Until now, the only definite records we’ve had for Robert Bowman were his marriage to Caroline in 1828 and the census record for 1841, which shows Robert, Caroline and their children living in Harrow Alley, Aldgate. Robert is said to have been born in Middlesex and to be 35 years old, but we know that the 1841 census officials had a habit of rounding ages up or down to the nearest 5 or 10. At the time of the next census in 1851, Caroline would be described as a widow, but until recently it was unclear when Robert died. Now the record of his burial has come to light, revealing that Robert Bowman of Harrow Alley was buried on 12 January 1842 at St. Botolph without Aldgate.
The burial register gives no indication of the cause of death, but it helpfully provides us with Robert’s age at the time of his death, which was 40. This means that he was born in about 1801 or 1802. Using this information, I searched for records of his birth and came across the baptismal record for a Robert Bowman, born on 14 August 1801 and baptised on 20 September at All Saints church, Edmonton. This Robert was the son of Joseph and Sarah Bowman. Other records suggest that he was probably their fourth child, and that before Robert they had three daughters: Charlotte (1793), Hester (1798) and Elizabeth (1800). All were christened at All Saints church and Elizabeth’s christening record informs us that Joseph was a labourer and the family lived at Wood Green, Tottenham.
As yet, I have no definite proof confirmation that this is ‘our’ Robert Bowman, but there are a number of factors pointing in that direction. One is the location. Robert and Caroline Bowman would move around London during their married lives, and their children were born in a number of different boroughs, including Bow, Southwark and Aldgate. Their third son Joseph was born at Barrowfield Lane, Edmonton, and (like his father?) baptised at All Saints church, suggesting a possible family connection with the area. Then there are the naming patterns. As well as naming one of his sons Joseph (after his own father?), Robert Bowman also had one of his daughters christened Charlotte, perhaps in honour of his sister?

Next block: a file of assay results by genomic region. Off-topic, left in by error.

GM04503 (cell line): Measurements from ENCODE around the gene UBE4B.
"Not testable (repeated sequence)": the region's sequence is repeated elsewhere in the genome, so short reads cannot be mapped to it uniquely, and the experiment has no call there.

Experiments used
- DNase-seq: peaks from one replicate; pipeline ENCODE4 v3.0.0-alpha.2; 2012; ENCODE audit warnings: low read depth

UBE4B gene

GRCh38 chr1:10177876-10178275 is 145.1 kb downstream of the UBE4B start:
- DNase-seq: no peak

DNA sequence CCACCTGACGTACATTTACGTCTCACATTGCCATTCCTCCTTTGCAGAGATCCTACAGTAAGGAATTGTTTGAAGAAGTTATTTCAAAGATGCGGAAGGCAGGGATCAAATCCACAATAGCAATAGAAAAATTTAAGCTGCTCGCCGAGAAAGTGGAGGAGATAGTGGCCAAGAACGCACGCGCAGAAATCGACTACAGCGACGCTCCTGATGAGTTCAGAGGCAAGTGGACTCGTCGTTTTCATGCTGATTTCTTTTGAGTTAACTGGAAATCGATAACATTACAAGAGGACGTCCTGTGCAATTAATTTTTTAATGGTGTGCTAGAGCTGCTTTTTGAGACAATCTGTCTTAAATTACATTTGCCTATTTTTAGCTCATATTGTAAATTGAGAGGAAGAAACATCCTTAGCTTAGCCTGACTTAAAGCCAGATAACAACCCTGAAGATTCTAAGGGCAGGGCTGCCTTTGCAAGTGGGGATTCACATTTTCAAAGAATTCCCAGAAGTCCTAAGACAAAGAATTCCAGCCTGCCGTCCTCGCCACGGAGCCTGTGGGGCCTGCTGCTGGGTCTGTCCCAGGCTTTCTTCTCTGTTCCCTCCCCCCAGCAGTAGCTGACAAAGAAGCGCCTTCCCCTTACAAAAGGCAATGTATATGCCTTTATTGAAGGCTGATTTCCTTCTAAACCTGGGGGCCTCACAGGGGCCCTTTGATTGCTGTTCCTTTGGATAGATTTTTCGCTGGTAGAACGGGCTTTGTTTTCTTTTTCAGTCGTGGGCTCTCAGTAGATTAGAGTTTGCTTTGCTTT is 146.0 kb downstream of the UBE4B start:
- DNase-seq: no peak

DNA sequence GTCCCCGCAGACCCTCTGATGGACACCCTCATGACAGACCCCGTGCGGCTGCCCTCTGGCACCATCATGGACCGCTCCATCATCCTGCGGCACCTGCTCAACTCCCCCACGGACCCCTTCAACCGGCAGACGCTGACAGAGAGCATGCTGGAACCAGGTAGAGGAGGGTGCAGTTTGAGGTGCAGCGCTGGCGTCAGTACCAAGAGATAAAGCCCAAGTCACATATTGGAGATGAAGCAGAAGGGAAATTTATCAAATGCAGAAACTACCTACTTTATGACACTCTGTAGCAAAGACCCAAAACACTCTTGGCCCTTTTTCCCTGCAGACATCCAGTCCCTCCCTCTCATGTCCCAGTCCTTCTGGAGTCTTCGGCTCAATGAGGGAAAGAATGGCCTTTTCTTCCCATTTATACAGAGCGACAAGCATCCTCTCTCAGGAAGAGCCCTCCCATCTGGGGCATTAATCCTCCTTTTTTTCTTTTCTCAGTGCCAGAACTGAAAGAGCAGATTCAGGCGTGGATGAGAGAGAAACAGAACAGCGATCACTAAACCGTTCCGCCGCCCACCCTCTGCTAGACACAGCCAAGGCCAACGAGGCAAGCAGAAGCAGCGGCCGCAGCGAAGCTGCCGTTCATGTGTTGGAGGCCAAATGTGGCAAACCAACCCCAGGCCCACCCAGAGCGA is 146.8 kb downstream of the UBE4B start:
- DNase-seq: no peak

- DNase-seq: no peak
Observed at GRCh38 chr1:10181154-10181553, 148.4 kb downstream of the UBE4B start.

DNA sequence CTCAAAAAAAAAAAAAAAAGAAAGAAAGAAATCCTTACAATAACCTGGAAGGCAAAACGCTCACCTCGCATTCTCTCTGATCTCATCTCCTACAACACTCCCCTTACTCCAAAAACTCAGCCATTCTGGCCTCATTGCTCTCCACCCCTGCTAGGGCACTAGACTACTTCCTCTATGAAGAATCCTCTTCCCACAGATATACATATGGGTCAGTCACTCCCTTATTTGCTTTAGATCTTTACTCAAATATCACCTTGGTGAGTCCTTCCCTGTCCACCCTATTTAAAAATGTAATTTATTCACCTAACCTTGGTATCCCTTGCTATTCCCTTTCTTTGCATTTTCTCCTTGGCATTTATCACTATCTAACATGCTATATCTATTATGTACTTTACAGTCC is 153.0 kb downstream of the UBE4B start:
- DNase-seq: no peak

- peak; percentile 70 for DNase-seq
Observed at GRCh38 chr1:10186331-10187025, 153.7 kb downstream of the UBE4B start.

Sarah Bowman’s maiden name was Foreman and she and Joseph were married at All Saints church on 6 August 1780. I’m not sure when Joseph died but a Sarah Bowman died at the Post House, Edmonton in 1837 and was buried on 31 March. She was 76 years old, which means she would have been born in 1761.
I haven’t been able to find out what happened to the Bowmans’ three daughters. At first I thought that Charlotte had married Thomas Hucks in Southwark in 1822, but there’s a Bermondsey-born Charlotte Bowman who looks like a better candidate. However, we know that Robert and Caroline Bowman would live in Bermondsey at one point, so it’s possible that the Bowmans of that area (of whom there appear to be many) were related.
Some of the biblical first names favoured by the Bowmans – Joseph, Sarah, Hester – suggest a Nonconformist background. We know that Edmonton, Tottenham, and the north London suburbs generally, were popular refuges for Dissenters in the 17th and 18th centuries. This suspicion that the Bowmans were Nonconformists is borne out by another piece of new evidence, which I’ll reveal in the next post.
In my last post I wrote about the death of John Thomson (1741 – 1818), the Glasgow saddler who was the father of the Penelope Thomson who married my probable ancestor George Robb. His will revealed that John’s second wife was Elizabeth Robb, and it seemed likely that she was the daughter of Glasgow bookseller John Robb.
This theory has received some support from other sources of information that I’ve managed to find. A list of Scottish booksellers mentions a James Robb, bookbinder, bookseller and stationer in Glasgow between 1748 and 1767, and specifically in ‘Salt Mercat’ (Saltmarket) from 1768 – 73. Two John Robbs are mentioned in the details below this heading, though I’m not quite sure of their relationship to James. Another listing has John Robb, ‘eldest son to deceased bookbinder John Robb’ in the ‘fourth shop below the Old Vennel East side of High Street’ 1796 and in University Buildings from 1799-1800.